Middle East Research and Information Project: Critical Coverage of the Middle East Since 1971

A “Blue” Generation and Protests in Iran

The protests reveal a widespread disaffection with all existing political factions. New slogans calling for the “death” of “the dictator” and for a “referendum” alternated with those in favor of the Pahlavi monarchist regime that ruled Iran before the 1979 revolution. This public enunciation of an all-or-nothing approach to political change in Iran is an unexpected development, and is indicative of a new level of rejectionist “blue” alienation, especially among Iranian youth.

Onwards and Upwards with Women in the Gulf

An examination of women’s struggles to gain the right to vote in Kuwait, and ongoing efforts to promote women’s football in Qatar, provide useful in-depth case studies. They cannot predict the future course of change in Saudi Arabia, but they illustrate the need for ongoing political engagement and social activism to secure gains, and the limitations of state-led efforts to remake isolated aspects of Gulf societies while failing to reckon with the complex web of social regulations that underpin present gender divides.

Justice and/or Development

Emilio Spadola 12.24.2017
`Ash al sha`ab! `Ash! `Ash! [Long Live the People!] `Ash! `Ash! Maghariba mashi “awbash!” [We Moroccans are not “trash!”] Ra’s al-mal?! [Where’s our capital?!] -Hirak protest chants in Fez, June 2017 What began in late October 2016 with protests over the horrific...

Seeing Past the Rain of Light

On November 11, 2017, the Louvre Abu Dhabi in the United Arab Emirates opened its doors to the public, nearly ten and a half years after the initial announcement of the project. Social media was awash with pictures of visitors in the rays of sun filtering into the...

A Century of Refusal

Lori Allen 11.17.2017
On the centenary of the Balfour Declaration, there has been a flurry of commentary about the controversial announcement, contained in a letter sent by British Foreign Secretary Arthur James Balfour to Lord Walter Rothschild. A Conservative parliamentarian, Rothschild...

Another Brick in the Wall

Zep Kalb 11.2.2017
At ten o’clock in the morning, Thursday October 5, 2017, about 500 teachers gathered in front of the Budget and Planning Office in Tehran. [1] They were joined by thousands of colleagues protesting in front of education offices in a reported 21 cities across the...

Refugees or Migrants?

Much of the media attention on global displacement currently focuses on the Syrian refugee crisis and refugees’ attempts to enter Europe through Eastern Mediterranean routes. Certainly, the large scale of displacement that has occurred as a result of the war in Syria...

Labor and Class in Iran

Paola Rivetti 05.26.2017
Mohammad Maljoo is a Tehran-based economist researching labor issues and the transformation of capital-labor relations in post-revolutionary Iran. Widely published in several languages, Maljoo is also the Persian translator of numerous books on political economy by...

Lessons Learned (and Ignored)

On May 23, 1997, Mohammad Khatami, who had spent most of the 1990s as head of the National Library, defeated Ali Akbar Nateq Nouri, the speaker of Parliament, to become president of the Islamic Republic of Iran. The election was a turning point in post-revolutionary...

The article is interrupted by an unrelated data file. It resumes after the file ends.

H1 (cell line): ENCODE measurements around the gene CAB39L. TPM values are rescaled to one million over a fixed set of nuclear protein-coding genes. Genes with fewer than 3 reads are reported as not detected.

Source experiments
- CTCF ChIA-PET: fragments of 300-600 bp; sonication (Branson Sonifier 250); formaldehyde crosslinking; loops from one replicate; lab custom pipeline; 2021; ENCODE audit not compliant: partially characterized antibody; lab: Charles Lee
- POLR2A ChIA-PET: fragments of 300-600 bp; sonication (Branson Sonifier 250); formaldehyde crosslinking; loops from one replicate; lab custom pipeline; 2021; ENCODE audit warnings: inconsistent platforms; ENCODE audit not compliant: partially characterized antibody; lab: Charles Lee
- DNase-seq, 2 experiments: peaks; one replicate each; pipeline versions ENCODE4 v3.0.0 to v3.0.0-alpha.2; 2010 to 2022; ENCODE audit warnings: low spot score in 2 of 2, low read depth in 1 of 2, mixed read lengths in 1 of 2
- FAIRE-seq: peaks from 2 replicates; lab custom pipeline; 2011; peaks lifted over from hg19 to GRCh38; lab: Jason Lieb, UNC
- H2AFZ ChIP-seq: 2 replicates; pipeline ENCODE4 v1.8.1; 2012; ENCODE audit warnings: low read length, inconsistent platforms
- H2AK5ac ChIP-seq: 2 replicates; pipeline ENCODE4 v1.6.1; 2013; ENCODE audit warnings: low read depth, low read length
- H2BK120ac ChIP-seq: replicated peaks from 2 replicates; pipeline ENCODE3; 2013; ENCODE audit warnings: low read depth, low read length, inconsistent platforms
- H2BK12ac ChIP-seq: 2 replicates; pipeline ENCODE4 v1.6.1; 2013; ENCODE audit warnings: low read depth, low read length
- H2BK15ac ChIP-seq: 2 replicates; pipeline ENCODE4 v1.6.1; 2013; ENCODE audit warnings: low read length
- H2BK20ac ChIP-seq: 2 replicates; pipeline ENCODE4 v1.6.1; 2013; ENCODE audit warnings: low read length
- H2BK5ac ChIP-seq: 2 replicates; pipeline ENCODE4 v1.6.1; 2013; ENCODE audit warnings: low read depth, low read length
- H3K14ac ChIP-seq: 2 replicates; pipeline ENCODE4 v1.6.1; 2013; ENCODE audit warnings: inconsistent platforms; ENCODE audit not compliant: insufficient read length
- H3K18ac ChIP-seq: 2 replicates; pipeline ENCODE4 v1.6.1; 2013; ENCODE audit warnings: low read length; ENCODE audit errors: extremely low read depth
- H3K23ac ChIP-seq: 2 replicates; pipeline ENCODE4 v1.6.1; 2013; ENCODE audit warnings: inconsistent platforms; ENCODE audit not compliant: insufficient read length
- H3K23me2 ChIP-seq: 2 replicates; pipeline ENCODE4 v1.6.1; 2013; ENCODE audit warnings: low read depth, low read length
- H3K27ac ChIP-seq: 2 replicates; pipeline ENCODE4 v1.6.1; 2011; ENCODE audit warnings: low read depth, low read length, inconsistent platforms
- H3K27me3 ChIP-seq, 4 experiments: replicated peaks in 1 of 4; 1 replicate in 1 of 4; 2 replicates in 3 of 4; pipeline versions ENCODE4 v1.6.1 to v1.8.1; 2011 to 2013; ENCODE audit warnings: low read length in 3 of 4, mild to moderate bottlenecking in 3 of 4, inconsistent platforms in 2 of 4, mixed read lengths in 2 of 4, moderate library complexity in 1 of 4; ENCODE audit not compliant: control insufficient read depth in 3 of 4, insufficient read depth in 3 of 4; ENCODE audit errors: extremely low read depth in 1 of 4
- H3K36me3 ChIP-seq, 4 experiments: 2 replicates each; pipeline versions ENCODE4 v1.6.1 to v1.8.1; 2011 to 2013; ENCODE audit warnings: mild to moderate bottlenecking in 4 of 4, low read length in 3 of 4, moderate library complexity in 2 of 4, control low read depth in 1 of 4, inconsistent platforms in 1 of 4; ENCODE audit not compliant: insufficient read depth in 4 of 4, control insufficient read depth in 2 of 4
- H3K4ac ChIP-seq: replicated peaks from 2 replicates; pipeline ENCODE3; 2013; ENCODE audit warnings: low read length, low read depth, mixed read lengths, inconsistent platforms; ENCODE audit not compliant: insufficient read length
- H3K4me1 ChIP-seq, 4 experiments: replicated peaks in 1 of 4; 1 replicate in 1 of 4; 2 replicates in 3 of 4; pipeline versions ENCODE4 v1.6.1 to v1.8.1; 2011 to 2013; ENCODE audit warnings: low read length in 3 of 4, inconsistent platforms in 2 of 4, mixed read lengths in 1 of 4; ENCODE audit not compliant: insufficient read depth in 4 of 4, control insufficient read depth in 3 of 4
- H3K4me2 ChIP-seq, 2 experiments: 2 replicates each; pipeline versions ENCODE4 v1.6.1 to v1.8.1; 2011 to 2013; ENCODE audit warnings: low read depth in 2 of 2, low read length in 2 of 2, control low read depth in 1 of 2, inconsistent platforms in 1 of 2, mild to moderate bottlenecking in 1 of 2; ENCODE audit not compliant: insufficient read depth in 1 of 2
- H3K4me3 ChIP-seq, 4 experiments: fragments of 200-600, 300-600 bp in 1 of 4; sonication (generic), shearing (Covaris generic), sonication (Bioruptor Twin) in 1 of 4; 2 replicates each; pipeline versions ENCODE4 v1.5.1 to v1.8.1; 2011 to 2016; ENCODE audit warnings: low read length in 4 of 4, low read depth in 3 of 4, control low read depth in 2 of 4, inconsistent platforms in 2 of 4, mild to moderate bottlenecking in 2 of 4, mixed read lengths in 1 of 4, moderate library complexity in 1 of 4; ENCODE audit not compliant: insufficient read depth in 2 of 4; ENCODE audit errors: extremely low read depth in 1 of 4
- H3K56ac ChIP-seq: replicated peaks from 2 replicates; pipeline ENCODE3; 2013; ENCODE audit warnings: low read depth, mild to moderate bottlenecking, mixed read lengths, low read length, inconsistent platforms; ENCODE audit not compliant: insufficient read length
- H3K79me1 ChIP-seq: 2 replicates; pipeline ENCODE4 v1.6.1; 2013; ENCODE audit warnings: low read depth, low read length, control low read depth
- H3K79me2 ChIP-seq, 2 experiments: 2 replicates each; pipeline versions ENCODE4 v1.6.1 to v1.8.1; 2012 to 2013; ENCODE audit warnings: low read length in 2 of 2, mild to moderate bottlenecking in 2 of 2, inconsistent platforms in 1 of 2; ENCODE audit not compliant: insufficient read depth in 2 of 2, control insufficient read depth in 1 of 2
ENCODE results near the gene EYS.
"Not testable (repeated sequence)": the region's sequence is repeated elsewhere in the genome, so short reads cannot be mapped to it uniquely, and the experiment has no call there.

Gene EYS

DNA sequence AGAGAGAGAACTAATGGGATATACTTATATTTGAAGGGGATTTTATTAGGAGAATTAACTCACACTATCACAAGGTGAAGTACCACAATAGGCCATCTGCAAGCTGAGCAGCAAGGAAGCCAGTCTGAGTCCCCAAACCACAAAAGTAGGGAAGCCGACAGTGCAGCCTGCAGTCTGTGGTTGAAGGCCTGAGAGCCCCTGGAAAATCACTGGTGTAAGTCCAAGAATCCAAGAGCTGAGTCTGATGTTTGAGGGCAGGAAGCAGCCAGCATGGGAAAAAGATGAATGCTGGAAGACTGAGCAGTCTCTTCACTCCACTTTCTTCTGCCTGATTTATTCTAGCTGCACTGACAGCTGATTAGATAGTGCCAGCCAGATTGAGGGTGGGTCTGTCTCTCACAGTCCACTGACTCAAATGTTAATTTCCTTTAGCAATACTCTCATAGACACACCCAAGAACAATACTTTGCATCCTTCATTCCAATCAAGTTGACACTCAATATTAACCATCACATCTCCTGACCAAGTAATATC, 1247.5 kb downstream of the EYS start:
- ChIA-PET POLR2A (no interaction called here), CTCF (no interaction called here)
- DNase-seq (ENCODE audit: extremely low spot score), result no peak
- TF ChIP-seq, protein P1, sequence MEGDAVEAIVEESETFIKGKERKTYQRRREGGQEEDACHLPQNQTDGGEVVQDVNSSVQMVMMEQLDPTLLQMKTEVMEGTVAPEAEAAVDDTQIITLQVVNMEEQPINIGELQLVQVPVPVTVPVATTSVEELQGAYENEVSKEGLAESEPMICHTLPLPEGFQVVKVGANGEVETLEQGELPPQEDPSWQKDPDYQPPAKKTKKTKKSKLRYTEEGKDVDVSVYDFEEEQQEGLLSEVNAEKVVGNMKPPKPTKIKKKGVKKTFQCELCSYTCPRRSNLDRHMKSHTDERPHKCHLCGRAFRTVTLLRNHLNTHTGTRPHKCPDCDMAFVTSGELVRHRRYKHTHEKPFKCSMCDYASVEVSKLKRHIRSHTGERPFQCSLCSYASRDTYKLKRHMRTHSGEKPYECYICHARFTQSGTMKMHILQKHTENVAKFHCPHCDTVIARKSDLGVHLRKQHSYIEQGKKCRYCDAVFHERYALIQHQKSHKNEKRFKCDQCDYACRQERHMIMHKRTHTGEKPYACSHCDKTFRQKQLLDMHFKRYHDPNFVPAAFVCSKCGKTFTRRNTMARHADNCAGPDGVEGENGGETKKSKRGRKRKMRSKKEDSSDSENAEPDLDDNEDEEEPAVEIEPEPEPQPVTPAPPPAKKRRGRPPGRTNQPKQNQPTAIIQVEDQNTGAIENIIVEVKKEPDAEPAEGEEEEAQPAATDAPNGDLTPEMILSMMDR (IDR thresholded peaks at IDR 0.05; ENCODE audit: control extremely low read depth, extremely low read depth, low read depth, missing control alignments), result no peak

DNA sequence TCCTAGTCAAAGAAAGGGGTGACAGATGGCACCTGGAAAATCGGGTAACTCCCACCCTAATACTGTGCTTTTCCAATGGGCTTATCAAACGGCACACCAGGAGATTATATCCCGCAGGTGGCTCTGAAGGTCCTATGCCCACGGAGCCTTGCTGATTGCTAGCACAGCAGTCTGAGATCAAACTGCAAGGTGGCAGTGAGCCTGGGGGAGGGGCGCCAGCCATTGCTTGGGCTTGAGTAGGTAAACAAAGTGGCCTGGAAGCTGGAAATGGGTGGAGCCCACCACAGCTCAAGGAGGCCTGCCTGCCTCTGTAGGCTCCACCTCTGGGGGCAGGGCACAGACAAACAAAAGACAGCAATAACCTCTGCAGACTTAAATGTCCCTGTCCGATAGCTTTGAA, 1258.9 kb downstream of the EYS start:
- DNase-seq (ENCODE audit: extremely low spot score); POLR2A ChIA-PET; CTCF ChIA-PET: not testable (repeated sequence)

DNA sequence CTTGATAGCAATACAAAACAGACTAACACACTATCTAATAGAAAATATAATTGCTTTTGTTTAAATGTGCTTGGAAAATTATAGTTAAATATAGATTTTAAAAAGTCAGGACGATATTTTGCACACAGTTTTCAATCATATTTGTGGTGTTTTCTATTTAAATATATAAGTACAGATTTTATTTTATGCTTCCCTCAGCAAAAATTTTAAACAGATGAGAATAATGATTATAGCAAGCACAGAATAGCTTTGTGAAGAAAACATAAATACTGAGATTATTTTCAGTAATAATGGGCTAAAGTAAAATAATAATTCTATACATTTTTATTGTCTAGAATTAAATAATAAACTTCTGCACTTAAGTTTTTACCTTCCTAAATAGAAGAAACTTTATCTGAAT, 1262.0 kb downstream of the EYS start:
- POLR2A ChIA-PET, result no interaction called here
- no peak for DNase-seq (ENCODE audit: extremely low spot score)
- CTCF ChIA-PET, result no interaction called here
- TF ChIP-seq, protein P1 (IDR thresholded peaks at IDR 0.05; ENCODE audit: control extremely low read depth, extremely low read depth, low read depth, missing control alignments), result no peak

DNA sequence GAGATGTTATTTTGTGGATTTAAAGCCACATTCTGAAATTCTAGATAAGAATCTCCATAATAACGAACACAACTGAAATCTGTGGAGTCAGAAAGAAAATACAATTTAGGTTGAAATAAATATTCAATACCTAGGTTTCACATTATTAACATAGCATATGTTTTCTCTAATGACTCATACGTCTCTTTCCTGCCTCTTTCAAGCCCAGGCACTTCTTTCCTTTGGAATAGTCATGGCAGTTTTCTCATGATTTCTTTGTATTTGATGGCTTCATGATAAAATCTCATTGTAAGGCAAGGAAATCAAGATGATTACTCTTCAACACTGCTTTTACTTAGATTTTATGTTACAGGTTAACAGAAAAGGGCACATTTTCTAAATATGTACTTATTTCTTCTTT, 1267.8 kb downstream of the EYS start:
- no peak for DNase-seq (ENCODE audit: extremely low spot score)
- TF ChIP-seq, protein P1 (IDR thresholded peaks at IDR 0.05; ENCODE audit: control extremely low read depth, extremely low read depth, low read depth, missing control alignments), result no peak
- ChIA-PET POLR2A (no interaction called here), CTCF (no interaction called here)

The Travel Ban and Iranian-Americans

Semira Nikou 05.9.2017
By the end of his first few weeks in office, President Donald Trump had managed to rile up most everyone in the country who was not agitated already. Of the many unsettling Trump initiatives, one of the most contentious has been his effort to make good on campaign...

Striking for Dignity and Freedom

Amahl Bishara 05.5.2017
More than 1,500 Palestinian political prisoners began a hunger strike on April 17 for better conditions inside Israeli jails. Their demands include access to education, proper medical care and an end to the practice of solitary confinement. They are striking to make...

Fear and Loathing in Turkey

Ümit Cizre 04.26.2017
Shortly after the failed coup attempt of July 16, 2016 in Turkey, I received a frantic text message from a lifelong friend, Lale Kemal. Lale is a prominent freelance journalist with an impeccable 37-year record of non-partisan reporting and analysis. She is an...

On the Breadline in Sisi’s Egypt

On March 6, 2017, hundreds of local residents took to the streets of towns and cities in Upper Egypt and the Nile Delta after the Ministry of Supply cut their daily ration of subsidized baladi bread. By the following day, thousands were protesting in 17 districts...

The Walled-Off Hotel Controversy

Jamil Khader 03.22.2017
The British street artist known as Banksy is no stranger to controversy. His public art about capitalism, misogyny and racism always produces conversation. His newest installation in occupied Bethlehem, the Walled Off Hotel, is generating significant public debate...

The Subversive Power of Grief

Paul Sedra 12.13.2016

One need not cast one’s mind too far back to see that both the Egyptian government and the Coptic Orthodox Church are worried more about the December 11 church bombing’s destabilizing potential than about the national unity they spoke of during the state-run funeral.

Turkey in a Tailspin

Ümit Cizre 08.10.2016
The epic blunder of the military coup attempt on July 15 has sent Turkey into a tailspin. President Recep Tayyip Erdoğan, the prime minister and cabinet, the parliament, the top military brass, the intelligence community and the police all became aware of the plot at...
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